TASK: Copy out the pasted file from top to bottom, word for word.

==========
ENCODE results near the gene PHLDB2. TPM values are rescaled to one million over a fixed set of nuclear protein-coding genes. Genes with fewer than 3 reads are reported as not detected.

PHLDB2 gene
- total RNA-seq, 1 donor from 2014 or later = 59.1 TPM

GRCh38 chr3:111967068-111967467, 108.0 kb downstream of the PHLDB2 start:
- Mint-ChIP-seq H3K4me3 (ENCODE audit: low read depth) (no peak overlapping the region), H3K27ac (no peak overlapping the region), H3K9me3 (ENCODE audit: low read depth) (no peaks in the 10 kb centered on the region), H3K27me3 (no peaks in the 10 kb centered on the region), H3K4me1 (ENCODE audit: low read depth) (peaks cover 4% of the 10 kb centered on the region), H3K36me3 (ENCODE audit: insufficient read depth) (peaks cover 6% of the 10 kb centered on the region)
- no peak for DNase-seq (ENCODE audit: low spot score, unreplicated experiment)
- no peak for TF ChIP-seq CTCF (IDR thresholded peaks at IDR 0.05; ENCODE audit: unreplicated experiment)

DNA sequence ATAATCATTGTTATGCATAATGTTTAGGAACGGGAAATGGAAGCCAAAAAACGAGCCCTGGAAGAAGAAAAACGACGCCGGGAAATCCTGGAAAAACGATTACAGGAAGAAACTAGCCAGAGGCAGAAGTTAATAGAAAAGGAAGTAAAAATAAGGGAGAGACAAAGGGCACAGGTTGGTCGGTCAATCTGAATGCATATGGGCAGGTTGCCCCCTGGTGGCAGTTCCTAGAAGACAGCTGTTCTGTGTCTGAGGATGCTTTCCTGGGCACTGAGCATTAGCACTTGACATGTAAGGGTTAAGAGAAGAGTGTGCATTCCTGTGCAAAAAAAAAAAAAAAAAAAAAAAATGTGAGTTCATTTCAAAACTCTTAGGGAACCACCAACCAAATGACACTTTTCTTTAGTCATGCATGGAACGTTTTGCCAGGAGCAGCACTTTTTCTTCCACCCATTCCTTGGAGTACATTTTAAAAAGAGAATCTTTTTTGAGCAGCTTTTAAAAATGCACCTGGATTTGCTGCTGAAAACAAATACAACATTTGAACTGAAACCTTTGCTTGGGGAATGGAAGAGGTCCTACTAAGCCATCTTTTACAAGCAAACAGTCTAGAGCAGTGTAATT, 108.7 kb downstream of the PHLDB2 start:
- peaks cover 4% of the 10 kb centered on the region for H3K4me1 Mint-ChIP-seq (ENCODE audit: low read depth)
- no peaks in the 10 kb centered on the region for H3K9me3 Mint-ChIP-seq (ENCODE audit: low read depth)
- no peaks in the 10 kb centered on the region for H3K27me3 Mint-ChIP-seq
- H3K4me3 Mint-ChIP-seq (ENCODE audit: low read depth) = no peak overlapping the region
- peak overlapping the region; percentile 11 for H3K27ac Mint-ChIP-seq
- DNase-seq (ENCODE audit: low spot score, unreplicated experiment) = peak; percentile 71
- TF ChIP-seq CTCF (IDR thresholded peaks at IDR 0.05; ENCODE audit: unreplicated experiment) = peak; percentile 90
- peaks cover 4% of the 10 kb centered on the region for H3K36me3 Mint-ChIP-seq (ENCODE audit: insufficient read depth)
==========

ENCODE results near the gene PHLDB2. TPM values are rescaled to one million over a fixed set of nuclear protein-coding genes. Genes with fewer than 3 reads are reported as not detected.

PHLDB2 gene
- total RNA-seq, 1 donor from 2014 or later = 59.1 TPM

GRCh38 chr3:111967068-111967467, 108.0 kb downstream of the PHLDB2 start:
- Mint-ChIP-seq H3K4me3 (ENCODE audit: low read depth) (no peak overlapping the region), H3K27ac (no peak overlapping the region), H3K9me3 (ENCODE audit: low read depth) (no peaks in the 10 kb centered on the region), H3K27me3 (no peaks in the 10 kb centered on the region), H3K4me1 (ENCODE audit: low read depth) (peaks cover 4% of the 10 kb centered on the region), H3K36me3 (ENCODE audit: insufficient read depth) (peaks cover 6% of the 10 kb centered on the region)
- no peak for DNase-seq (ENCODE audit: low spot score, unreplicated experiment)
- no peak for TF ChIP-seq CTCF (IDR thresholded peaks at IDR 0.05; ENCODE audit: unreplicated experiment)

DNA sequence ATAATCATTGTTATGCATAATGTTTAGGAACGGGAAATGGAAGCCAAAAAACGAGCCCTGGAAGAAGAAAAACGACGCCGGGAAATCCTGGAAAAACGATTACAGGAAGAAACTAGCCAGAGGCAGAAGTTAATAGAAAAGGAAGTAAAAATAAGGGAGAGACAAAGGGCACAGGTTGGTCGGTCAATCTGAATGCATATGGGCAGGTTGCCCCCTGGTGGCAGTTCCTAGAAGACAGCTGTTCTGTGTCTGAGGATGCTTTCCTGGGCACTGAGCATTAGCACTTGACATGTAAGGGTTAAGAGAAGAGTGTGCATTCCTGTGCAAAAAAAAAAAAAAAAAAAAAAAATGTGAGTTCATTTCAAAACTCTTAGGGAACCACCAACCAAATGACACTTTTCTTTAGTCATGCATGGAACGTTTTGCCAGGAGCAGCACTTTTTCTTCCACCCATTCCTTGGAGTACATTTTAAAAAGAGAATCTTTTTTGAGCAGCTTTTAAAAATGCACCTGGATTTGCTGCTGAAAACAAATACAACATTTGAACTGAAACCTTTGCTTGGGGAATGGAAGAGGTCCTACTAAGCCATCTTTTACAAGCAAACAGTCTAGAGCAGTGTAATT, 108.7 kb downstream of the PHLDB2 start:
- peaks cover 4% of the 10 kb centered on the region for H3K4me1 Mint-ChIP-seq (ENCODE audit: low read depth)
- no peaks in the 10 kb centered on the region for H3K9me3 Mint-ChIP-seq (ENCODE audit: low read depth)
- no peaks in the 10 kb centered on the region for H3K27me3 Mint-ChIP-seq
- H3K4me3 Mint-ChIP-seq (ENCODE audit: low read depth) = no peak overlapping the region
- peak overlapping the region; percentile 11 for H3K27ac Mint-ChIP-seq
- DNase-seq (ENCODE audit: low spot score, unreplicated experiment) = peak; percentile 71
- TF ChIP-seq CTCF (IDR thresholded peaks at IDR 0.05; ENCODE audit: unreplicated experiment) = peak; percentile 90
- peaks cover 4% of the 10 kb centered on the region for H3K36me3 Mint-ChIP-seq (ENCODE audit: insufficient read depth)